Promoting Unity: a troubleshooting guide

Welcome to another installment of The Ekklesia in Southern Maine’s How-To Guide to navigating the complicated world of Christianity. Today’s tips are on the subject of promoting unity in your local church.

When you pastor a church it will inevitably happen that you are harassed by dissenting and divisive people that want to rip your little church apart. Just use this handy Troubleshooting guide and before you know it order will be restored and all will be able to bask in the glorious light of unity.

1. I have several people coming up to me after my sermons asking questions.
So you have people questioning your delivery of God’s Holy Word? Well this can be extremely dangerous and destructive to unity. If they are questioning you now, soon they will outright disagree with you and where there is disagreement there cannot be unity. The good news is that most normal people don’t think to question their pastor or his sermons so most likely someone is telling them to question you. You have to find that person and remove them from the congregation. That person is a wolf in sheep’s clothing and is only there to destroy the unity of your church by causing people to question the authority of your sermons, and by extension, the Bible. Finding this person shouldn’t be too hard if you catch on early enough. As soon as people start asking you questions, even if those questions seem harmless, you should find out who told them to ask you. Early on people may have built up the nerve to question you but they are still, at least partially, submissive to your authority so they will most likely feel compelled to answer you truthfully.

2. I have noticed people not attending Wednesday services and Friday youth group.
It is important that your flock come to as many age and gender appropriate gatherings as possible in your church. The more time they spend with you and your leadership staff the more likely they are to see the truthfulness of your church’s position and adopt it as their own, thus promoting unity among the congregation. If you notice they are not coming as often as they could/should they may just need a little encouragement. Newer members may not understand why it is so vital to be at all the services so explain to them gently how good it will be for them and their family, explain the great things the church has to offer when they come to these services/events like games for the kids or nursery during Mommy Quilting Hour. If the person/family has been around for awhile and still isn’t coming to extra services explain to them that the more services they go to the closer to Jesus they will grow and the more maturity in the faith they will demonstrate.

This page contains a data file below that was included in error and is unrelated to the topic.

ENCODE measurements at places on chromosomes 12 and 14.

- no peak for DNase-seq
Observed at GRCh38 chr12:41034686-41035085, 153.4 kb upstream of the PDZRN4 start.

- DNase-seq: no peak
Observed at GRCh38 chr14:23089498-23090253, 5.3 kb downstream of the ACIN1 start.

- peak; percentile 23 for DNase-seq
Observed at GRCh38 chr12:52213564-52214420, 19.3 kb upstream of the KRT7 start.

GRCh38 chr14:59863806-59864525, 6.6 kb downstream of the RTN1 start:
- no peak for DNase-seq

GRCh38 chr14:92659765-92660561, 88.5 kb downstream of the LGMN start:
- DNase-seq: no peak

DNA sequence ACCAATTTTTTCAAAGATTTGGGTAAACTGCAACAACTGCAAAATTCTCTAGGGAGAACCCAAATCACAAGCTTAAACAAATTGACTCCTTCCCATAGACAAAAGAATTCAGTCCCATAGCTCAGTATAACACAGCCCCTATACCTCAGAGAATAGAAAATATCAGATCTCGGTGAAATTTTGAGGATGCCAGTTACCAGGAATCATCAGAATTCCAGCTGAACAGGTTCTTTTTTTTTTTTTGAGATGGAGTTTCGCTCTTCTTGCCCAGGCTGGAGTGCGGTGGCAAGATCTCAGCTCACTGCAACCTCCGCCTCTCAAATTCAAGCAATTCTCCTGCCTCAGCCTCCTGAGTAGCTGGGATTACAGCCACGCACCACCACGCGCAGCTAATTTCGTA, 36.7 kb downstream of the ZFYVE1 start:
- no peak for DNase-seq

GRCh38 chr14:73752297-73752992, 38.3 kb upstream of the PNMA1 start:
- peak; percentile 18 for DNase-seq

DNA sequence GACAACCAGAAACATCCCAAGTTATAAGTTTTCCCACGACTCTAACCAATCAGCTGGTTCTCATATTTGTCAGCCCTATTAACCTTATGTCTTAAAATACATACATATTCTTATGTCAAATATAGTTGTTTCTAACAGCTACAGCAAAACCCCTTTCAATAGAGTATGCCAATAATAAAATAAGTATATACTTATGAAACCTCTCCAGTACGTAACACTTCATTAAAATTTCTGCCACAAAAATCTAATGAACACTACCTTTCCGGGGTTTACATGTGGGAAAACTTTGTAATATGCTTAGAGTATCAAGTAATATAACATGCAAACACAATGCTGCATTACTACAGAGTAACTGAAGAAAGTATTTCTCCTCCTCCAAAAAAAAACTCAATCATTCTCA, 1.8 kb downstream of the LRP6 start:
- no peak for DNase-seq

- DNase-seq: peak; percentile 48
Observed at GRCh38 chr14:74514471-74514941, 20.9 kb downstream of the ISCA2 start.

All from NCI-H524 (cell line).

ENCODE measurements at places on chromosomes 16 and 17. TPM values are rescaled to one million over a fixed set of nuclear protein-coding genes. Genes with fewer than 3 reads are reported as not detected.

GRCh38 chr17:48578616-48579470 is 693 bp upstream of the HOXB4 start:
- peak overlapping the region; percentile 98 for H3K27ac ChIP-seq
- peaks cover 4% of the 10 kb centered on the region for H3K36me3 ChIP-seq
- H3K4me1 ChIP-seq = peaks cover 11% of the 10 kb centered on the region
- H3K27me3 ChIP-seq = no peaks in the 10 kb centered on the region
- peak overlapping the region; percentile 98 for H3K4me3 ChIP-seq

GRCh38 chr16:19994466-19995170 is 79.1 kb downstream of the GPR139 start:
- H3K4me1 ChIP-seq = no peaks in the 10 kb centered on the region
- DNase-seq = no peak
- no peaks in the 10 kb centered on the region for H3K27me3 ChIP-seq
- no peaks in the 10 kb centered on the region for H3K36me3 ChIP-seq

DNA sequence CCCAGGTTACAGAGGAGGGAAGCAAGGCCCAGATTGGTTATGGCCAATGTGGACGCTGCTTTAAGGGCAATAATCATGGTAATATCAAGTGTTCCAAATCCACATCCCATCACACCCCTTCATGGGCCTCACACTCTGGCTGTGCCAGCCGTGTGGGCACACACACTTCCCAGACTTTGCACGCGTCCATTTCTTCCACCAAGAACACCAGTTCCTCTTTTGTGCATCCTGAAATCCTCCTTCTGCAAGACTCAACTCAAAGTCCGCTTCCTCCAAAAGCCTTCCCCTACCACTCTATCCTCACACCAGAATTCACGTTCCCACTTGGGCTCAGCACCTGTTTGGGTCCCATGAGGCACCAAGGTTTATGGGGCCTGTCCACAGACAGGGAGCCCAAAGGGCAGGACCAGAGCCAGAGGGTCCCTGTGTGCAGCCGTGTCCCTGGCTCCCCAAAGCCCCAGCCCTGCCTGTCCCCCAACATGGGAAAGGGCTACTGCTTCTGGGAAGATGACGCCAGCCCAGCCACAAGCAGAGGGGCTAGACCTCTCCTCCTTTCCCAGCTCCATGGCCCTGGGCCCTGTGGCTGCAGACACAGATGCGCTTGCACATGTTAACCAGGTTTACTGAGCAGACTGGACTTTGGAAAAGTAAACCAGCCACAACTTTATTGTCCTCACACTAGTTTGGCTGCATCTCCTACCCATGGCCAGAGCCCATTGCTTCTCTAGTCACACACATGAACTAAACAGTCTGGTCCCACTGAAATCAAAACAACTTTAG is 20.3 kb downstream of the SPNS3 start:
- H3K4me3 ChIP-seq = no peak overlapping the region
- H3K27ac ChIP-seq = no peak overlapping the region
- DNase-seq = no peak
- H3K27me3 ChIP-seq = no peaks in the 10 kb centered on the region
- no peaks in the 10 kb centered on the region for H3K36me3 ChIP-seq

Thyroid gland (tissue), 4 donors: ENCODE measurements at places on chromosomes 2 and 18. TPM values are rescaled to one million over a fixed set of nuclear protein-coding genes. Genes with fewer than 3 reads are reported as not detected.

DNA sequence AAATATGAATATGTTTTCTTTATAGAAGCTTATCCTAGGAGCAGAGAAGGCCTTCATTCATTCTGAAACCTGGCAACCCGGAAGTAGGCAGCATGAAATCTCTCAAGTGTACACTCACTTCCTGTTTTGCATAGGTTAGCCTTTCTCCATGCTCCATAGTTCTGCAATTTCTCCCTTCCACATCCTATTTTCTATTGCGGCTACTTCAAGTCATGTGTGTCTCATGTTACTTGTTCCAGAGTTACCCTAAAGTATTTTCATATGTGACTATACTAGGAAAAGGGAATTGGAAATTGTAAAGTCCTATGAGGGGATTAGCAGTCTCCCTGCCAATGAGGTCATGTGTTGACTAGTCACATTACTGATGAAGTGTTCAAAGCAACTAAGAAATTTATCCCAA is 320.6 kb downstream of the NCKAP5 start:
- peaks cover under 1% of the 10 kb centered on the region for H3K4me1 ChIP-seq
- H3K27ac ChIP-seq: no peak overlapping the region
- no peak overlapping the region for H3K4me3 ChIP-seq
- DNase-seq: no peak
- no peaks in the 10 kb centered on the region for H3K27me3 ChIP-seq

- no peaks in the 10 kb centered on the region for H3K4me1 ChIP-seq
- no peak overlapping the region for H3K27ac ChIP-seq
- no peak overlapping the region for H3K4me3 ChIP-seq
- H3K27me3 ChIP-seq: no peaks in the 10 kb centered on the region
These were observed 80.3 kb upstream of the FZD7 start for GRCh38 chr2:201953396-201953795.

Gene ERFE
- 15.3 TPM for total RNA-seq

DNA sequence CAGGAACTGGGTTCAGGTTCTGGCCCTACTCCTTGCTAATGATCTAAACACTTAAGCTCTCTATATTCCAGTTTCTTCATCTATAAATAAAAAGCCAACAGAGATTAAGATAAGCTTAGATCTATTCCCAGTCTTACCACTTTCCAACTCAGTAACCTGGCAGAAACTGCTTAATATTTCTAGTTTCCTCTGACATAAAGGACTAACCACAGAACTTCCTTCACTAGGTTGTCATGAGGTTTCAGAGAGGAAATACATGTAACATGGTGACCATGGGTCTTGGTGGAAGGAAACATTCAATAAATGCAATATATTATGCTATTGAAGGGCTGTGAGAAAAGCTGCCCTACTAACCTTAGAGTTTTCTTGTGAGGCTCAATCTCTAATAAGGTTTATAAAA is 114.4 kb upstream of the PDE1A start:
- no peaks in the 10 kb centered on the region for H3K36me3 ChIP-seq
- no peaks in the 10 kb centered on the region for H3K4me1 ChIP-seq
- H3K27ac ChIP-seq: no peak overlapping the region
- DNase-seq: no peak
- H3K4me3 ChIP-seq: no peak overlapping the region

3. I think some people are going to other churches during the week.
If you pastor a small church you may not be able to have events and services seven days a week. Sometimes that may lead people to attend meetings at other churches on these days. This can be EXTREMELY DANGEROUS for the unity of your church. Now one of your flock is out in the dangerous wild being tricked by some other “pastor” to believe things that go against the stated beliefs of your local church. The best way to avoid this very dangerous pitfall is to make sure you are offering something every night of the week. This may be hard on you and your family but it is the best way to keep your people from going somewhere else and getting confused with other ideas and bringing them back like leaven to spread through your whole church. You may be able to get the other leaders in your church to bail on their families a couple extra nights  a week and help you. Their families, and yours, should understand when you ask them if they feel comfortable coming between you and the ministry God has called you to.

4. Somebody new just showed up and WANTS to GET INVOLVED.